Marketing: Promotional and advertising to sell books.
Metadata: The data about a book. At its very simplest, metadata are: title, author, publisher, price.
.Mobi: Amazon’s own eBook format, exclusive to Amazon. For use on Kindle devices and apps.
Nook: A brand of eReader developed by Barnes & Noble.
Offset Printing: Printing technology where ink is transferred from a roller to a printing surface, and then to a page of a book. Used for large print runs. A more traditional form of printing, compared with modern digital techniques. Often combined with lithography, which is based on the principle of repulsion between oil and water.
PDF (Portable Document Format): A popular file format produced by Adobe Systems that is widely used. All formatting and style is preserved within the file. Although eBooks can and are produced in PDF, the format is not as widely used as Mobi or ePub formats.
Perfect bound: A type of binding where a glue/adhesive attaches the pages at the spine. Usually with a paper cover, hence the more-common name ‘paperback’.
Print run: The number of copies printed in a single order.
Print-on-Demand (POD): A publishing process in which books are printed only when orders are placed. This bypasses and therefore removes the cost of warehousing.
Proof: A copy of the book, manuscript, or cover produced so that it can be checked by the publisher or author.
Proofreader: An editor who is employed to read through proofs to check accuracy and formatting.
Publication Date: The official date from which a book is available to the public.
Publicist: A person who generates and manages media and public attention for a book through writing press releases, arranging events, book signings, author interviews and book reviews.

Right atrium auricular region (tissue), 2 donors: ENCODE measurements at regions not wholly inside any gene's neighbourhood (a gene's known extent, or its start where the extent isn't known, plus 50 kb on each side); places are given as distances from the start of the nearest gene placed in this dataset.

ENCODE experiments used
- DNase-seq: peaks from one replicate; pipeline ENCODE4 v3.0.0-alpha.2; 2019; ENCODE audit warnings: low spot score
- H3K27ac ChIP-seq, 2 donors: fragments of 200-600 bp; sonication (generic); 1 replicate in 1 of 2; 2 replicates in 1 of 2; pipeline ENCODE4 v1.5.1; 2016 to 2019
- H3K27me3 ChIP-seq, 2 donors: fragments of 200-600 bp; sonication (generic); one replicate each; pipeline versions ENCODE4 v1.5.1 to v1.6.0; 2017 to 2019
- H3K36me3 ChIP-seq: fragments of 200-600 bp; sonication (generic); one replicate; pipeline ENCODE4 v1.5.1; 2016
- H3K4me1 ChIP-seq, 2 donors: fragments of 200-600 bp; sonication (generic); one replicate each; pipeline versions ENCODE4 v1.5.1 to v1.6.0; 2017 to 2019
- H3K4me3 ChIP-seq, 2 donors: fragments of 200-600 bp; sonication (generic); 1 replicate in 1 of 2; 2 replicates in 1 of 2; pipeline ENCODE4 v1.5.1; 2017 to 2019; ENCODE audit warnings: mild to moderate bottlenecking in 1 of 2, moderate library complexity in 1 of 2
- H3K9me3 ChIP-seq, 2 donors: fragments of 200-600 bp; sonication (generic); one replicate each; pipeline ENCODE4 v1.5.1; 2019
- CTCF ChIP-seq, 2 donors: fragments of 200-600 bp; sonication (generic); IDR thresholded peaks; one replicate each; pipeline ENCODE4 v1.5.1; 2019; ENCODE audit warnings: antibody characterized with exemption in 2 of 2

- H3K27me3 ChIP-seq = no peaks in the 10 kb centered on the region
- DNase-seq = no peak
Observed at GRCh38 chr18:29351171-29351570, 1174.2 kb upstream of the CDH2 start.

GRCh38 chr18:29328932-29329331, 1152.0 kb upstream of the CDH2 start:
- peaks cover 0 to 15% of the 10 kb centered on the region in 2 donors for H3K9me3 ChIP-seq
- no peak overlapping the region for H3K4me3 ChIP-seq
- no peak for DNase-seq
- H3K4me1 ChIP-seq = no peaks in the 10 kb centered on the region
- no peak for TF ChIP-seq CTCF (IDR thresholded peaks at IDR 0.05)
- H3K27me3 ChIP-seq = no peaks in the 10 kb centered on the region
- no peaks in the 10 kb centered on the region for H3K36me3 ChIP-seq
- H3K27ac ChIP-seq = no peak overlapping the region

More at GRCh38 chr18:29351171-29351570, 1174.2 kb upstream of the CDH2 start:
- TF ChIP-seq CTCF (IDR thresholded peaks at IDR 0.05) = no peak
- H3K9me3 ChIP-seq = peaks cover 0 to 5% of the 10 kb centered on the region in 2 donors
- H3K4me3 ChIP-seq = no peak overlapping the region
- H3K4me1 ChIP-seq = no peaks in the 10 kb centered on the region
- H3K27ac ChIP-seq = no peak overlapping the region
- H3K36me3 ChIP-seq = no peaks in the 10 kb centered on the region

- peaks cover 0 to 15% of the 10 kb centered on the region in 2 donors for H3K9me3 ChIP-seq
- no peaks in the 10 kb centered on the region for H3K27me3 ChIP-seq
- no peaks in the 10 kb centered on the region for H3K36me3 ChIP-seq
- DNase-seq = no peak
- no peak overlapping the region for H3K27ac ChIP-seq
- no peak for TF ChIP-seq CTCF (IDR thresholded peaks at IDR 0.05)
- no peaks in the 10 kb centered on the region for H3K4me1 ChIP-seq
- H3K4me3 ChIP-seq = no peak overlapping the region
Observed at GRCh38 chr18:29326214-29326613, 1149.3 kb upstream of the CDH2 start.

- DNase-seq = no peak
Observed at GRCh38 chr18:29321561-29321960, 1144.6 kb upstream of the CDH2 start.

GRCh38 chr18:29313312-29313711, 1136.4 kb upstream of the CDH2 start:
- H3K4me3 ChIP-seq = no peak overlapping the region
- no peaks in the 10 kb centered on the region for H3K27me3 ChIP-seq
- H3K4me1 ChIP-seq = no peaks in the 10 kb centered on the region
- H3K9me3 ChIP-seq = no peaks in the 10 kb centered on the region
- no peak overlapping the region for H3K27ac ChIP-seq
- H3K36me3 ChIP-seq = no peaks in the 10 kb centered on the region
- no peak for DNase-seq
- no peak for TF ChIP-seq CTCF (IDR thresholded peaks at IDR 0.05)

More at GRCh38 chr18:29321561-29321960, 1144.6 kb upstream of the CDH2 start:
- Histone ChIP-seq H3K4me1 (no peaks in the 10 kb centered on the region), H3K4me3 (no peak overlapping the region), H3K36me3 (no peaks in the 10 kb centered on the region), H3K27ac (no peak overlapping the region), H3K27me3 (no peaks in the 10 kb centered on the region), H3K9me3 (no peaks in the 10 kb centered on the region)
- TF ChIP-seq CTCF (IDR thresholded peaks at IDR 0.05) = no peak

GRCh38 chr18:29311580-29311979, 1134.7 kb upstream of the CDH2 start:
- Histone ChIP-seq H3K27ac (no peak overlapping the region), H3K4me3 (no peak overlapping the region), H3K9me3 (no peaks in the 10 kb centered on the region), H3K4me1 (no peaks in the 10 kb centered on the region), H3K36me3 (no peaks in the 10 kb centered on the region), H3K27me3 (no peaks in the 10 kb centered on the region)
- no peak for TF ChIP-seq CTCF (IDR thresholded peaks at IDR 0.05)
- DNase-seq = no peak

Return: A return is a book that either fails to sell or has become damaged, and is returned to the author or publisher.
Review: A published opinion provided by a professional or amateur book reviewer or reader.
Review copies: Books that are provided to reviewers by the publisher or author, usually ahead of the release. See Book Proof.
Royalty: A percentage of the book’s sale price that is paid to the author. Royalties are paid to authors based on the sales of their books. Publishers will undertake a contract with their authors outlining what the Royalties for book sales will be. Royalties range from 5% of sales to 15% of sales.
RRP: See List Price.
Self-Publishing: A form of publishing that bypasses the traditional model of publishing, employing eBook publishing platforms, POD printers, and various other DIY techniques to reach readers and markets directly.
Slush pile: The ‘pile’ of unsolicited manuscripts that are sent to publishers and agents. Often not read.
Small Press: (See Independent Press) A small publishing company whose annual revenues are below a certain level. These levels may change from country to country, or even among regions in the same country.
Spine: The thin section between the back and front covers, usually reserved for the title, author name and publisher/author logo.
Spiral-bound: When wire or plastic is spiralled through holes punched along the binding side of a book.
Table of Contents: This section appears in a book's front matter. It lists a book's chapters and their page numbers.
Target Audience: A specific group of readers or a section of the market for whom the book is aimed at.
Territory: Where book rights are concerned, authors and publishers can license and own different rights in different countries or continents. As an indie author, we naturally retain exclusive worldwide rights.
Trade discount: See Wholesale Discount.
Trim size: The dimensions of a print book, specifically the page size.
Typesetting: To arrange the interior of the book in such a way so that it is print-ready. Also referred to as formatting, specifically print formatting.
Wholesale discount: The reduced price at which retailers or distributors buy books from authors or publishers.
Unit Cost: The production or base cost of a printing and putting together a book.
Vanity Press: Traditionally, a Vanity Press was seen as a business or organisation which produced books at the author’s expense.